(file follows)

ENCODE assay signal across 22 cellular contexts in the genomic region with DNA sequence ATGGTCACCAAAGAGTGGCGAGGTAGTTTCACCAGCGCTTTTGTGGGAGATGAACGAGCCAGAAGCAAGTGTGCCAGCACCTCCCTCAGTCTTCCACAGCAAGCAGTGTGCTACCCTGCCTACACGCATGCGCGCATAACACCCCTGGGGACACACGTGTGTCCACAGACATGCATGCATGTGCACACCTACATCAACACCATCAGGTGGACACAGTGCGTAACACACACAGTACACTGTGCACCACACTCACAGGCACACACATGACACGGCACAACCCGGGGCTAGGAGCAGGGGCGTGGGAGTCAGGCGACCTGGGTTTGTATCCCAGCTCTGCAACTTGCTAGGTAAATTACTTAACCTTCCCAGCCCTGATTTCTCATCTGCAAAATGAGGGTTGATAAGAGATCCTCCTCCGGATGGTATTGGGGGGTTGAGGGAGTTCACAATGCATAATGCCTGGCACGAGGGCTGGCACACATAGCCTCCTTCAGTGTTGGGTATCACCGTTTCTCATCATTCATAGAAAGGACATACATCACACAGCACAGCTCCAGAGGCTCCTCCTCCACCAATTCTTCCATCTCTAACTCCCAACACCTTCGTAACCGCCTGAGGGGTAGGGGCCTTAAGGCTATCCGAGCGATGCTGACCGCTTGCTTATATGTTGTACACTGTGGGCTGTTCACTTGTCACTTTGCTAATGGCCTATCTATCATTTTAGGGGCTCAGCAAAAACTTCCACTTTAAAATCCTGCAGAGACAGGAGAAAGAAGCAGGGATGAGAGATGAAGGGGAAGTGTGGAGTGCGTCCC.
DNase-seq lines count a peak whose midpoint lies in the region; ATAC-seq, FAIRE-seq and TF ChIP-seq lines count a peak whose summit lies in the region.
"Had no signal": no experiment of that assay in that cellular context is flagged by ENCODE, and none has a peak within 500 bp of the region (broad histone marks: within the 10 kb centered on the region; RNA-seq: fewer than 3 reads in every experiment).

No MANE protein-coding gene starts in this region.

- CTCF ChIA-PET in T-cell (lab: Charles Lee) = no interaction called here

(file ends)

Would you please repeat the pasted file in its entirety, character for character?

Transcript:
ENCODE assay signal across 22 cellular contexts in the genomic region with DNA sequence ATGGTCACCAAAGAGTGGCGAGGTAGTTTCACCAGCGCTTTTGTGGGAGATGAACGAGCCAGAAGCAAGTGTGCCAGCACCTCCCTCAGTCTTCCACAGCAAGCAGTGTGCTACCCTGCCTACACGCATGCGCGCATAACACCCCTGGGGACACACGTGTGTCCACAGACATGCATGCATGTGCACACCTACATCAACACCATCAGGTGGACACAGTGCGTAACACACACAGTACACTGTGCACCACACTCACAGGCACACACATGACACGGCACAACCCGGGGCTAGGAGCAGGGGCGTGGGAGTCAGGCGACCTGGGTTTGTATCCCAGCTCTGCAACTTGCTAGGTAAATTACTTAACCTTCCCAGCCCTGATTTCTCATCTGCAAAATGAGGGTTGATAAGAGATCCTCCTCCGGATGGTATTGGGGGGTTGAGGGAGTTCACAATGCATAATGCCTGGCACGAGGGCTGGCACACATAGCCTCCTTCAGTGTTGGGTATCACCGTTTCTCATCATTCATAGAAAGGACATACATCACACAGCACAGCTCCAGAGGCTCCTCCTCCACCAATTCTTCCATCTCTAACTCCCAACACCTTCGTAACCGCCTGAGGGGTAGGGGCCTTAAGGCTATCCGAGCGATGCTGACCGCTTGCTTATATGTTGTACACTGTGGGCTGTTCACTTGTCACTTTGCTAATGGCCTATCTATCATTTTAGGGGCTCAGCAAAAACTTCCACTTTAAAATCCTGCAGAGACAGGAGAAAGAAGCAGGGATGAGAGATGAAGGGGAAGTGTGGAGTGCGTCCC.
DNase-seq lines count a peak whose midpoint lies in the region; ATAC-seq, FAIRE-seq and TF ChIP-seq lines count a peak whose summit lies in the region.
"Had no signal": no experiment of that assay in that cellular context is flagged by ENCODE, and none has a peak within 500 bp of the region (broad histone marks: within the 10 kb centered on the region; RNA-seq: fewer than 3 reads in every experiment).

No MANE protein-coding gene starts in this region.

- CTCF ChIA-PET in T-cell (lab: Charles Lee) = no interaction called here